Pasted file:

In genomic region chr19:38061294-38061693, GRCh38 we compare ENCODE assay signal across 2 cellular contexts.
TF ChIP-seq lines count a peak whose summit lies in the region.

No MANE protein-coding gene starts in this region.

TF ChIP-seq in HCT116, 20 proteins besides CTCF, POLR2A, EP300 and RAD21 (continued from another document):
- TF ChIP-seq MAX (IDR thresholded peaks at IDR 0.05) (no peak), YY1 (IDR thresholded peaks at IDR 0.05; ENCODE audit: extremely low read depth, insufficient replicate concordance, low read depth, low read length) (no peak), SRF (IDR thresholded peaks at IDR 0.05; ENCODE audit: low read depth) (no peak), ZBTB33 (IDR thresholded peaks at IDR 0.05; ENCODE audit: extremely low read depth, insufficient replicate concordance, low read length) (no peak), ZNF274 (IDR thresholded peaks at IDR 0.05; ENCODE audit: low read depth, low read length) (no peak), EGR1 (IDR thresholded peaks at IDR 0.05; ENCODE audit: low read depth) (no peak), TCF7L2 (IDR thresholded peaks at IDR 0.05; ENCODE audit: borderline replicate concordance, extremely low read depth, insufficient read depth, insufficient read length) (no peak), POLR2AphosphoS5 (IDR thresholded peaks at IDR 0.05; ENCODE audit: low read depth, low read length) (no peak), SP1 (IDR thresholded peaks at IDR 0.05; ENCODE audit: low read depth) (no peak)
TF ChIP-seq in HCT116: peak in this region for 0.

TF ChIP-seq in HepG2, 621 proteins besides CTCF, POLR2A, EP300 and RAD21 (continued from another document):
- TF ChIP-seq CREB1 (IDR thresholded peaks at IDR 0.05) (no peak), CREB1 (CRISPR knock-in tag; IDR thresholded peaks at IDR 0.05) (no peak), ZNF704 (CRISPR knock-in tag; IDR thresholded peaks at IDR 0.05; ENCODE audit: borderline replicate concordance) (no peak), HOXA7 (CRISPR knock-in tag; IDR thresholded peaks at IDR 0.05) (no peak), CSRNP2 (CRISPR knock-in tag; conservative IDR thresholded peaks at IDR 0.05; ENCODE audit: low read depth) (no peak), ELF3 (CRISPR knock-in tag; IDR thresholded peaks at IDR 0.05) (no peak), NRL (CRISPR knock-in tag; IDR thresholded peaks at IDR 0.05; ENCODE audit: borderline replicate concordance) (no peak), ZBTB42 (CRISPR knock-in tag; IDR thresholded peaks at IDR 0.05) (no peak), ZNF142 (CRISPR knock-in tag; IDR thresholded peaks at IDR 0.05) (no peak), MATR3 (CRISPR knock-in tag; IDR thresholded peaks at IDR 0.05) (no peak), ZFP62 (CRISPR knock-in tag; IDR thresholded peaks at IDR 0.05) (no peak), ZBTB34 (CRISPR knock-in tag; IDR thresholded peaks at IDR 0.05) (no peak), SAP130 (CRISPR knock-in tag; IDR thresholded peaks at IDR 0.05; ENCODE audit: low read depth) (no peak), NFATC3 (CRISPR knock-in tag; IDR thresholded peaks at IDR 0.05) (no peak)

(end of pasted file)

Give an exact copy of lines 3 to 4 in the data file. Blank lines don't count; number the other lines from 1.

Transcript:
No MANE protein-coding gene starts in this region.

TF ChIP-seq in HCT116, 20 proteins besides CTCF, POLR2A, EP300 and RAD21 (continued from another document):